The chairman of the board of the company where I work is a well-accomplished but humble man. He built a company from scratch and it is now a relatively large firm with a headquarter building in Amman. In that building, there is a parking spot dedicated for his car. I guess that's not a lot to ask. Unfortunately, the entrance to that spot is frequently blocked by visitors to the Lands and Survey Department next door to our office. I've often seen him through my window walk to his car, heading out to a meeting, only to find that he cannot leave because someone decided that they'll be gone for "only five minutes" and parked their car there. Sometimes I go out to chat with him while the gentleman / gentlewoman return. And sometimes he's too angry to converse with. One day, I was standing outside next to him when the person returned and immediately got into his car to leave. The chairman approached the driver, and I will never forget what he said. "Can I ask you something?" The driver responded in a friendly way, "Sure" and my boss, very calmly, went "How come your time is more valuable than mine?"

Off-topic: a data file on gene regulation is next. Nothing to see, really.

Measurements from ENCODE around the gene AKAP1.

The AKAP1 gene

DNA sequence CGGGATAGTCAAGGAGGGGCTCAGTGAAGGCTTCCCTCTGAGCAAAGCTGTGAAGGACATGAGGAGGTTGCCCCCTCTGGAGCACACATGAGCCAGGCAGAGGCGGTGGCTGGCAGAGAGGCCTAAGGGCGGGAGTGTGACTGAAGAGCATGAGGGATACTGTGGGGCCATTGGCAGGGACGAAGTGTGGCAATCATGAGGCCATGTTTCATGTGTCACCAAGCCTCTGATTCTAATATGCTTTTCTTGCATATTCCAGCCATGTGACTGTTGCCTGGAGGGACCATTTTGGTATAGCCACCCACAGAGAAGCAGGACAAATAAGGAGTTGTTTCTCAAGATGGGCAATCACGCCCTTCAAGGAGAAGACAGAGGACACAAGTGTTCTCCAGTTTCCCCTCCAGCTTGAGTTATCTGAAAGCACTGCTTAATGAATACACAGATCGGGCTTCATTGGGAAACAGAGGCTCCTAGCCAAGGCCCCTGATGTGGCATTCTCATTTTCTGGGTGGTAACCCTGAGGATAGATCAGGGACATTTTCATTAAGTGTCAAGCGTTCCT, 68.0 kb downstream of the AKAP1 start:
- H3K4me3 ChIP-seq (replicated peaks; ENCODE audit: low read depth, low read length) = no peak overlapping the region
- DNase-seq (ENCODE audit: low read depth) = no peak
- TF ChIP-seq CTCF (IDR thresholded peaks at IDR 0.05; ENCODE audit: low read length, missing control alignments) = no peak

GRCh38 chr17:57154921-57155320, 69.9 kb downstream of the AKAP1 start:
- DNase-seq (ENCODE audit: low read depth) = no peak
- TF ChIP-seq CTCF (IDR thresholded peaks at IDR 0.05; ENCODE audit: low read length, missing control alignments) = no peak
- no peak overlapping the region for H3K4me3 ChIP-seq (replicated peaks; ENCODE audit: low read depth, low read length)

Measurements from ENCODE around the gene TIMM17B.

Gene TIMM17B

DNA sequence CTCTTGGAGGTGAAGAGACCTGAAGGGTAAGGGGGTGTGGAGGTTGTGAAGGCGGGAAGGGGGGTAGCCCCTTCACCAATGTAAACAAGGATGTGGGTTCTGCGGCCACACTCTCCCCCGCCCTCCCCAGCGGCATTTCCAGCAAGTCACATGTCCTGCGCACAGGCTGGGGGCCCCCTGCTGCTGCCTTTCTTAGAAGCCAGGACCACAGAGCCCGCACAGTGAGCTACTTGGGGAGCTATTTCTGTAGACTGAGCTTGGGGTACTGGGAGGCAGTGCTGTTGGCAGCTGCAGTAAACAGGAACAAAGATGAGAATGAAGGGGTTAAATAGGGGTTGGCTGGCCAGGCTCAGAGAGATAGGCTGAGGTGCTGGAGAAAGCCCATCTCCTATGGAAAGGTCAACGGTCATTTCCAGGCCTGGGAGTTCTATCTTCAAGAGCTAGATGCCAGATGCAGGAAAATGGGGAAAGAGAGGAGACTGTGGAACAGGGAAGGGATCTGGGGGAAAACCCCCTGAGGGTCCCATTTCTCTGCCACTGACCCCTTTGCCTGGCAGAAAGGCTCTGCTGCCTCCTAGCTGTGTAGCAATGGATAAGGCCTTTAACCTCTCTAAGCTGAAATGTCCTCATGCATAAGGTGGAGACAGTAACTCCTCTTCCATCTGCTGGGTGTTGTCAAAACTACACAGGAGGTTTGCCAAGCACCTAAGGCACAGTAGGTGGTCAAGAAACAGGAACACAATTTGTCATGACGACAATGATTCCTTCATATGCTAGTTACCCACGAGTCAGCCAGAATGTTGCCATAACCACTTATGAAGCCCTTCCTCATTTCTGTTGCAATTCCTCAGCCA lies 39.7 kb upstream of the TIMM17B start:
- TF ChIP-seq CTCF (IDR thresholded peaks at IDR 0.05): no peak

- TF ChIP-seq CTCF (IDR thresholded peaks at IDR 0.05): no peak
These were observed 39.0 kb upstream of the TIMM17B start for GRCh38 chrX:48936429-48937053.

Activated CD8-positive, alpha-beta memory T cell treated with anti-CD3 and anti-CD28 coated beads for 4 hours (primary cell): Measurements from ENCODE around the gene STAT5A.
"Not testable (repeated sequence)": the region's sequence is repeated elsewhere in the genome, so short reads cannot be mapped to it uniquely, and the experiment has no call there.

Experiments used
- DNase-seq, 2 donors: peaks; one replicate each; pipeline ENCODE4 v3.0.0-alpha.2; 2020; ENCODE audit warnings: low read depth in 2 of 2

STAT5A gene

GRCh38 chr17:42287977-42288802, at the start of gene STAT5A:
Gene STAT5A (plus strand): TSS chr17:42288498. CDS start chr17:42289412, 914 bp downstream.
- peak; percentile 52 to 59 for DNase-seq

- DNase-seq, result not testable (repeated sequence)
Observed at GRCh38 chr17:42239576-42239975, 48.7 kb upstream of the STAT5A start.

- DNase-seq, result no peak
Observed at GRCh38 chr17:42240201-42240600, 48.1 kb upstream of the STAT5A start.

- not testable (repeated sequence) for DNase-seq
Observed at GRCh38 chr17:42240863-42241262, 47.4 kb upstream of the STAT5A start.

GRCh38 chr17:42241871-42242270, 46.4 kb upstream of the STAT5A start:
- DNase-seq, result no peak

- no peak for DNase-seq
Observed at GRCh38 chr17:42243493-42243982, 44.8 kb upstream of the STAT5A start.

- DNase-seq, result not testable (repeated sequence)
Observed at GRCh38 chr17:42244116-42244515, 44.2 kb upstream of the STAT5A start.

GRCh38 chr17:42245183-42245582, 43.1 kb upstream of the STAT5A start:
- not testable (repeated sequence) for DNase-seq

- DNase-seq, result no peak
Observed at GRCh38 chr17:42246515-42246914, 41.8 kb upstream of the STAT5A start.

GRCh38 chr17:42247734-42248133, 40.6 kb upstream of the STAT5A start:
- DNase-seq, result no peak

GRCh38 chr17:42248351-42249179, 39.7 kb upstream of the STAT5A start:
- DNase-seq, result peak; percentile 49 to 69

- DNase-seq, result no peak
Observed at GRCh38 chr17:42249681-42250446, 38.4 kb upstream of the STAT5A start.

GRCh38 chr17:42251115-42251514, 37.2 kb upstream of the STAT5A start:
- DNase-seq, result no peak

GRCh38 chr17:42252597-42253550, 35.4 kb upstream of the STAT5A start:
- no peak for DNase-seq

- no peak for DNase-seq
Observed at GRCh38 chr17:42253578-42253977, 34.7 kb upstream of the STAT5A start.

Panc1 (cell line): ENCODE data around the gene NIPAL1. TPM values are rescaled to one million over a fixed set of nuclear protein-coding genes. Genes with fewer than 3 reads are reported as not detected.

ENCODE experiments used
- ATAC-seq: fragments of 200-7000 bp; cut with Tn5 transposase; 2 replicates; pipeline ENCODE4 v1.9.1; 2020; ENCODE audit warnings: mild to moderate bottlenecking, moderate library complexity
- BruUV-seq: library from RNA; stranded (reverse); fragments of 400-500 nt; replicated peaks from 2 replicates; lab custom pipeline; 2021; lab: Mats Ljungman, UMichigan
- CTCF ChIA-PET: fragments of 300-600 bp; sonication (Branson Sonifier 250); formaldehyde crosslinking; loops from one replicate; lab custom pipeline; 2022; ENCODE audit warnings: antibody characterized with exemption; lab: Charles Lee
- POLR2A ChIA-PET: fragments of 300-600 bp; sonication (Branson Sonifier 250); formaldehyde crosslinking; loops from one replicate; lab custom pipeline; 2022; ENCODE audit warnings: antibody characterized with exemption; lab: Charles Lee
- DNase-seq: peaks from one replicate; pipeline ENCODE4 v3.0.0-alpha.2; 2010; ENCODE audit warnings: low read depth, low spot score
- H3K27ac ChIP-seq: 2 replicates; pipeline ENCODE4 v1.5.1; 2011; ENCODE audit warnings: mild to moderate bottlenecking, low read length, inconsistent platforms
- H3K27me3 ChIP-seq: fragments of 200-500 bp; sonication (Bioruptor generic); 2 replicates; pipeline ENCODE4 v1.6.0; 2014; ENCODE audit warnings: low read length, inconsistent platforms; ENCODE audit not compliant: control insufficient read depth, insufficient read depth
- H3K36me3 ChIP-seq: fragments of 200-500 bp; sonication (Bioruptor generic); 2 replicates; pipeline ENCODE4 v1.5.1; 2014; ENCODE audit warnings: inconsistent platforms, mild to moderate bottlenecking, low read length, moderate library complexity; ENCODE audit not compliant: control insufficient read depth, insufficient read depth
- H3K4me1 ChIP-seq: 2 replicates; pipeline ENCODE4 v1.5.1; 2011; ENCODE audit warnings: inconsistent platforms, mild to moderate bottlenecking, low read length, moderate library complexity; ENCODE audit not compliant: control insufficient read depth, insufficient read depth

I love that story. Because it tells a tale so much bigger than that of a parking issue. It is a symptom of our biggest problem: We live in a culture that does not value an individual's time.
Flash forward to now. It's been 6 months since I applied to my work permit / annual residency in Jordan (Funnily enough, on the website of the Ministry of Interior, it says that the time it takes to issue a residency is 1 hour to 3 weeks). And although things are going relatively "smoothly", I am yet to hold that work permit and residency card in my hand. During these 6 months, I was subjected to at least 15 visits to various public institutions (some of which lasted for 5 hours), 3 blood tests, and renting a house that I don't live in (I'll spare you the details).
Now to tell you that those working at these institutions were obnoxious and rude would be a lie. They were all very polite and sometimes even a little apologetic. But as I concluded from my experience and that of several people I saw during my many many visits, the system is designed that way, its employees are just there to apply it, regardless of the cost on you. "You didn't photocopy that part of your passport. Go do it and come back." "But you didn't ask for it before." "I'm really sorry. But I need that copy." And no matter how polite they say it, it still means that you have to go out, get in your car, drive to a photocopy place, make the copy, come back, find a parking spot, and then stand in the queue again.
This is just time you will never get back. But who cares, it has no value here anyway.